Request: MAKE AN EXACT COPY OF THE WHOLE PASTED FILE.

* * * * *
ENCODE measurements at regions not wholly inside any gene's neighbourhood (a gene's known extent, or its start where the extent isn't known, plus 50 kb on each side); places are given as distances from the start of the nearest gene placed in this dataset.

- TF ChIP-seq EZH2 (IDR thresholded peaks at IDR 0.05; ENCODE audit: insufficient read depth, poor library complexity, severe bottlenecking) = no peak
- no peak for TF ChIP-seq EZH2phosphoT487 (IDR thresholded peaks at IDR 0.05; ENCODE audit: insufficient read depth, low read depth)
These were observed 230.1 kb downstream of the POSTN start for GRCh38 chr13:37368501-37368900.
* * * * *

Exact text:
ENCODE measurements at regions not wholly inside any gene's neighbourhood (a gene's known extent, or its start where the extent isn't known, plus 50 kb on each side); places are given as distances from the start of the nearest gene placed in this dataset.

- TF ChIP-seq EZH2 (IDR thresholded peaks at IDR 0.05; ENCODE audit: insufficient read depth, poor library complexity, severe bottlenecking) = no peak
- no peak for TF ChIP-seq EZH2phosphoT487 (IDR thresholded peaks at IDR 0.05; ENCODE audit: insufficient read depth, low read depth)
These were observed 230.1 kb downstream of the POSTN start for GRCh38 chr13:37368501-37368900.